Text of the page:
Our search has the following Google-type functionality:
If you use '+' at the start of a word, that word will be present in the search results.
eg. Harry +Potter
Search results will contain 'Potter'.
If you use '-' at the start of a word, that word will be absent in the search results.
eg. Harry -Potter
Search results will not contain 'Potter'.
If you use 'AND' between 2 words, then both those words will be present in the search results.
eg. Harry AND Potter
Search results will contain both 'Harry' and 'Potter'.
NOTE: AND will only work with single words not phrases.
If you use 'OR' between 2 single words, then either or both of those words will be present in the search results.
eg. 'Harry OR Potter'
Search results will contain just 'Harry', or just 'Potter', or both 'Harry' and 'Potter'.
NOTE: OR will only work with single words not phrases.
If you use 'NOT' before a word, that word will be absent in the search results. (This is the same as using the minus symbol).
eg. 'Harry NOT Potter'
Search results will not contain 'Potter'.
NOTE: NOT will only work with single words not phrases.
If you use double quotation marks around words, those words will be present in that order.
eg. "Harry Potter"
Search results will contain 'Harry Potter', but not 'Potter Harry'.
NOTE: "" cannot be combined with AND, OR & NOT searches.
If you use '*' in a word, it performs a wildcard search, as it signifies any number of characters. (Searches cannot start with a wildcard).
Search results will contain words starting with 'Pot' and ending in 'er', such as 'Potter'.
Andrew Revkin is the senior reporter for climate and related issues at the Pulitzer Prize-winning independent newsroom ProPublica. Formerly the Pace University Senior Fellow for Environmental Understanding, he has reported on science and the environment for more than three decades, mainly for The New York Times. He has written on global warming science and solutions and energy issues since the 1980s, from the North Pole to the White House, and is among those credited with first proposing that we have entered a geological age of our own making, known increasingly as the Anthropocene. He has won top awards in science journalism multiple times, along with a Guggenheim Fellowship. Revkin has written acclaimed books on global warming, the changing Arctic, and the violent assault on the Amazon rain forest, as well as three book chapters on science communication. Drawing on his experience with his Times blog, Dot Earth, which Time Magazine named one of the top 25 blogs in 2013, Revkin has spoken to audiences around the world, including at the United Nations and Vatican, about paths to progress on a turbulent planet. In spare moments, he is a performing songwriter and was a frequent accompanist for Pete Seeger. He lives in Cold Spring, NY, with his wife and coauthor, Lisa Mechaley, who is an educator at the Children's Environmental Literacy Foundation.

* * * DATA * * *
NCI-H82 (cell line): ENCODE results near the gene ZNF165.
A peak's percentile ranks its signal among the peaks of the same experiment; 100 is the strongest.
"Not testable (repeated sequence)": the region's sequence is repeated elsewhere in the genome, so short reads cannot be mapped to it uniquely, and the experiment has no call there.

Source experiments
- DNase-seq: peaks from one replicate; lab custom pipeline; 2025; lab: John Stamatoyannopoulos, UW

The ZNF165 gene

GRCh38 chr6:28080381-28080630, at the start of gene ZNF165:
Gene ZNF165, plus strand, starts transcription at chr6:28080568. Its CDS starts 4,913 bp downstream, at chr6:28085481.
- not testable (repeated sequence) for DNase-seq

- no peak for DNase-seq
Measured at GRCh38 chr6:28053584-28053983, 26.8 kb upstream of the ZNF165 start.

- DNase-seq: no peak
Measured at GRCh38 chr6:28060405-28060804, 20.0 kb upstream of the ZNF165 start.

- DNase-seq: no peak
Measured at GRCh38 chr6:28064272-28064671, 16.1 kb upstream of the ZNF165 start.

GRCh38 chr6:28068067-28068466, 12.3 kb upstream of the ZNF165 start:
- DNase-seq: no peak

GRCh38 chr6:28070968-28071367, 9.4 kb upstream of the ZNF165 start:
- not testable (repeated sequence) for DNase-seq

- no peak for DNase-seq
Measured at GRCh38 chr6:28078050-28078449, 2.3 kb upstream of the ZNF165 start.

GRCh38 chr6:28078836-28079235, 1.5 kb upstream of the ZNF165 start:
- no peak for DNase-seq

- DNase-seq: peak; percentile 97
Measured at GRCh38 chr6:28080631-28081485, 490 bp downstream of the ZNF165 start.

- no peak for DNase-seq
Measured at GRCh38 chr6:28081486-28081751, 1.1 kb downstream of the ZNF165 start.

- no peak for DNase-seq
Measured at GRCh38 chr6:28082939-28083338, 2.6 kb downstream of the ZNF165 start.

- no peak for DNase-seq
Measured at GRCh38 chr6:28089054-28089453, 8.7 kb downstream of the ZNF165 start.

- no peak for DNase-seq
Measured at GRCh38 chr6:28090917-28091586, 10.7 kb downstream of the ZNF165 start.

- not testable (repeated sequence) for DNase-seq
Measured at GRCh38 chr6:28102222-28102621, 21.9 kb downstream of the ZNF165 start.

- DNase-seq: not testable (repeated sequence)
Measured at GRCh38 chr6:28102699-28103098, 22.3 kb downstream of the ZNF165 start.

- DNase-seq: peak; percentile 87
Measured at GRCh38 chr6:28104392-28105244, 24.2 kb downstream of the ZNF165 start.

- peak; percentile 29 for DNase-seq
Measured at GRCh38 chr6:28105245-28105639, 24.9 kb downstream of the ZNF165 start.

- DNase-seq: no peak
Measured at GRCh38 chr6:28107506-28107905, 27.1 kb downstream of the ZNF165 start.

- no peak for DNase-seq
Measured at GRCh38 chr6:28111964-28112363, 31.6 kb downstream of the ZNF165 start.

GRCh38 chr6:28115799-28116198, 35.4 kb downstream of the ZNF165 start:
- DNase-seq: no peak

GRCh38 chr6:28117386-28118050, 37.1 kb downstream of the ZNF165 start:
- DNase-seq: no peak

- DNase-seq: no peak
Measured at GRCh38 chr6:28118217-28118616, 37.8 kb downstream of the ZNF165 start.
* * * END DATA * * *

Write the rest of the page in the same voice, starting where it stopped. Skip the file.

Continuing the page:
Praise for WEATHER: AN ILLUSTRATED HISTORY FINALLY, someone has done something about the weather. Andrew Revkin and Lisa Mechaley have given us a startlingly fascinating book about how weather got the way it is, and how we've reacted to it, used it, and even helped shape it. There are a hundred captivating stories in this book that are as enlightening as they are fun. Reading them is like seeing the clouds part and the sun come out. --Alan Alda, longtime host of Scientific American Frontiers and a founder of the Alan Alda Center for Communicating Science at Stony Brook University Informative, addictively readable, and never preachy, Weather: An Illustrated History tells the fascinating story of humanity's ever-evolving relationship with the earth's climate. Highly recommended. --Nathaniel Philbrick, National Book Award winner for In the Heart of the Sea: The Tragedy of the Whaleship Essex Weather: An Illustrated History is a gift of a book--at once fascinating, informative, and surprising. --Elizabeth Kolbert, Pulitzer Prize-winning author of The Sixth Extinction A slim book about a weighty subject with a light touch, Weather: An Illustrated History has a wonderfully sprawling cast of characters, from Alexander von Humboldt and 'Snowflake' Bentley to Frankenstein's monster and the editor of the Farmer's Almanac. I won't soon forget the image of Benjamin Franklin charging off after a huge dust devil, leaving the rest of his party to gape in astonishment as he repeatedly horsewhipped the whirlwind to see if he could interrupt its progress. Or the great solar flare of Sept. 1, 1859, which lashed the Earth with such ferocity that the night sky glowed across the planet and electric surges through telegraph wires set telegraph offices afire. --Charles C. Mann, bestselling author of 1491: New Revelations of the Americas Before Columbus and The Wizard and the Prophet